Two of California’s most important resources – irrigated agriculture and drinking water are facing a major threat by a new invasive species – the Quagga mussel. Zebra mussels and its relative, the Quagga are the size of a thumbnail, non-native, and have already been detected in California waters.
They spread rapidly by attaching themselves to boat surfaces. Once in a body of water, the mussels go to work multiplying and when that infected water travels through any delivery system they form clumping mounds which clog pipes, sprinkler heads and breaks pumps. This can leave crops without water and utilities needing to spend additional funds toward cleaning their equipment.
Among the prime targets for the mussel is California’s largest body of fresh water - Clear Lake with 160 miles of shoreline.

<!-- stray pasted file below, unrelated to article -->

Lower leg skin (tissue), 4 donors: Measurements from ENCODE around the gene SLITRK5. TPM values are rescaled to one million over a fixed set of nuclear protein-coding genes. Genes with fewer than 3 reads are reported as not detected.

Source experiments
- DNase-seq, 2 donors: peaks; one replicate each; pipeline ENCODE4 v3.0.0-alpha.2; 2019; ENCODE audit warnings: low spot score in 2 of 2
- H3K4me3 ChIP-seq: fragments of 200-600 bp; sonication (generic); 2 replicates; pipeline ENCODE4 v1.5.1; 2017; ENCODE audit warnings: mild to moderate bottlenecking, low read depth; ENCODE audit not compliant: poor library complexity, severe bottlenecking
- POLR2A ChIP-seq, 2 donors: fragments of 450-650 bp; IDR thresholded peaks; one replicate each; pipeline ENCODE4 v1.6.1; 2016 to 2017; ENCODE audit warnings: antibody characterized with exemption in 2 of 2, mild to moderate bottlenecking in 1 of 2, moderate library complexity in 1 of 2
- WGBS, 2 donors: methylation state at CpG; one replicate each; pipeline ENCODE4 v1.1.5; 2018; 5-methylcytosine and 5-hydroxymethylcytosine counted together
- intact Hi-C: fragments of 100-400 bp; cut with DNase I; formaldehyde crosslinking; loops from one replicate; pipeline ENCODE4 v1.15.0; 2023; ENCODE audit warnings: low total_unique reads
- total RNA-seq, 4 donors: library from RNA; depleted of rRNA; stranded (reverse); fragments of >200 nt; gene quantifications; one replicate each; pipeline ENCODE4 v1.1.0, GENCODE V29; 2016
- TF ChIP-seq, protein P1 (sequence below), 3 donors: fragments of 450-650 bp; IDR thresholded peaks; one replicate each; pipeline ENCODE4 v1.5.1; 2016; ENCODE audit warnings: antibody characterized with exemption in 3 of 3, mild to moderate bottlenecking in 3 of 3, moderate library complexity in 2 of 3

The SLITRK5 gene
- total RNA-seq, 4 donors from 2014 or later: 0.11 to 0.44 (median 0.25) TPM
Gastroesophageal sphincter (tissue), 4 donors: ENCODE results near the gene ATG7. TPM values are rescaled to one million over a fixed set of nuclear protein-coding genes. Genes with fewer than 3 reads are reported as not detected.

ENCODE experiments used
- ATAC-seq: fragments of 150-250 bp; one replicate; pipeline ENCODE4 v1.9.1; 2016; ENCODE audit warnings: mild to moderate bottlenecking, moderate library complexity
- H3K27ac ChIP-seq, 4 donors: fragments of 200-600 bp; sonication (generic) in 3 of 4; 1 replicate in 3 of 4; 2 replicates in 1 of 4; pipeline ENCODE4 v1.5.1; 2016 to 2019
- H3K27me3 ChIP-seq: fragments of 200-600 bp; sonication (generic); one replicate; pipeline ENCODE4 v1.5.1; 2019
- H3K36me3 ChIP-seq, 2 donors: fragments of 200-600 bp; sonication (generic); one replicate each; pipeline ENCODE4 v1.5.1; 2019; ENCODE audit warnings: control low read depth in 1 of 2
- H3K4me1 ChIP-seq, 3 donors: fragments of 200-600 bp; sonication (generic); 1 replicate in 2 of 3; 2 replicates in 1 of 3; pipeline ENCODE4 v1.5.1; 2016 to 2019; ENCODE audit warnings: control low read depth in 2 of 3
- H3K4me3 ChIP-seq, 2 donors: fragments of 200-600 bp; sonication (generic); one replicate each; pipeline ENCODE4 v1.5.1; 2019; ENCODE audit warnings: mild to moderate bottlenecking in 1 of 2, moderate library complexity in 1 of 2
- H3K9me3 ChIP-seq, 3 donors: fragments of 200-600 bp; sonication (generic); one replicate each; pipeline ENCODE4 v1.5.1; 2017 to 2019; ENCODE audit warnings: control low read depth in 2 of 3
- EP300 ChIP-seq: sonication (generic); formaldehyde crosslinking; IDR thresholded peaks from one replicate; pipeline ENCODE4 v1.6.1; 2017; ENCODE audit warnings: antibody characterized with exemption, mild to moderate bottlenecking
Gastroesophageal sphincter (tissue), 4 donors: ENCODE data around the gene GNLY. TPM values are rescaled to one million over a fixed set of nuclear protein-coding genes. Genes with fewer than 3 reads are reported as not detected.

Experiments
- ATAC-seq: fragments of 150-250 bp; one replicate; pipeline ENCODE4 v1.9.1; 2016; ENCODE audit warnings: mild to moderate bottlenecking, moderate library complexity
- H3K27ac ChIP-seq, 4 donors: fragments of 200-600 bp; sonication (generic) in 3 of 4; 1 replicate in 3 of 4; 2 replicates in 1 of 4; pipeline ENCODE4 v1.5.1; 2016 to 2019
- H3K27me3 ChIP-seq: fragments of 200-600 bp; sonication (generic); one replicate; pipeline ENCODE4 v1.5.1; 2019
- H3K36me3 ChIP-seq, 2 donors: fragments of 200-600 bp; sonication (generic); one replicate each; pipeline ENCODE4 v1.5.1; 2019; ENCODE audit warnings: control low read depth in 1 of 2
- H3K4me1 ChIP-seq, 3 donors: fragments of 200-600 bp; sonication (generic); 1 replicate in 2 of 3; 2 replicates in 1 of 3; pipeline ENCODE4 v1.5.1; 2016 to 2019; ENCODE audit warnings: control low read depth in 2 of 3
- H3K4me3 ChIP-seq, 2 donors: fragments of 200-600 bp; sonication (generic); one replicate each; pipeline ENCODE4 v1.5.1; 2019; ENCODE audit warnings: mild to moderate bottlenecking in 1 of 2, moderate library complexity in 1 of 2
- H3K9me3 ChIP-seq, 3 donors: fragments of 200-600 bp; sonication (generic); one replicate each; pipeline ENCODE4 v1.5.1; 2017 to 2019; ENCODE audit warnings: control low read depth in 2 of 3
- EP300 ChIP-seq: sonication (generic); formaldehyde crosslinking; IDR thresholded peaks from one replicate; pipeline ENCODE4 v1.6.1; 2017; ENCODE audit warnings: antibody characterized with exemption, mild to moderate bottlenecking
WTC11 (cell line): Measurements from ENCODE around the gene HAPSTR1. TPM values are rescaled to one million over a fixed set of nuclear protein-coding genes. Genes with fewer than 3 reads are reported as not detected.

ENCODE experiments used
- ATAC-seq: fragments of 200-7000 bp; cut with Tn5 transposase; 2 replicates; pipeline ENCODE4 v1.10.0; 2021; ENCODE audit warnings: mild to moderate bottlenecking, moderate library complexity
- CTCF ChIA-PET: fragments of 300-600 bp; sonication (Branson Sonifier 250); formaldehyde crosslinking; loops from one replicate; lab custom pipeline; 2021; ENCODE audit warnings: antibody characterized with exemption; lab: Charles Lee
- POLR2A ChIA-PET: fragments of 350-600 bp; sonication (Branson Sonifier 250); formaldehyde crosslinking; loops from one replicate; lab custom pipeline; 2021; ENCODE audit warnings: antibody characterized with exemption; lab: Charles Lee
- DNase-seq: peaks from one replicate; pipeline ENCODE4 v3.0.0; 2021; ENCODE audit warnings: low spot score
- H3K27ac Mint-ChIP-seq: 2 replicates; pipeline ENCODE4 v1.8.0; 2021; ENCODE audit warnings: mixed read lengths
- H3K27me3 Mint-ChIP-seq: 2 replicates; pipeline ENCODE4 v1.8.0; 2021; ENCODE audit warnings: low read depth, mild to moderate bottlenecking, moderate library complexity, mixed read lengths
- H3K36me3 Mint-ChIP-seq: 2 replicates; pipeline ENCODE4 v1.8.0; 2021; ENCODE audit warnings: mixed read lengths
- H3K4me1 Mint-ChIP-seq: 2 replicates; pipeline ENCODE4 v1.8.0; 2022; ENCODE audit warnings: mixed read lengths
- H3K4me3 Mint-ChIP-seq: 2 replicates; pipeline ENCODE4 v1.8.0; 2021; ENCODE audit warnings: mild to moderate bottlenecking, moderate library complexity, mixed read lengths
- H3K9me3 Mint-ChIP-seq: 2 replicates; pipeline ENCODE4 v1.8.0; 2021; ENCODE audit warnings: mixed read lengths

California Heartland’s Melanie Kim travels to Clear Lake to learn more about the Quagga. She talks with Lake County’s Deputy Director of Water Resources, Pam Francis and Alexia Retallack from the Department of Fish and Game.
Melanie also meets DFG Warden and K9 handler Lynette Shimek, who shows off her dogs trained to sniff out the pesky mussels. Tune in to see how they are educating the public about invasive mussels and what you can do to help.
California Department of Fish and Game: www.dfg.ca.gov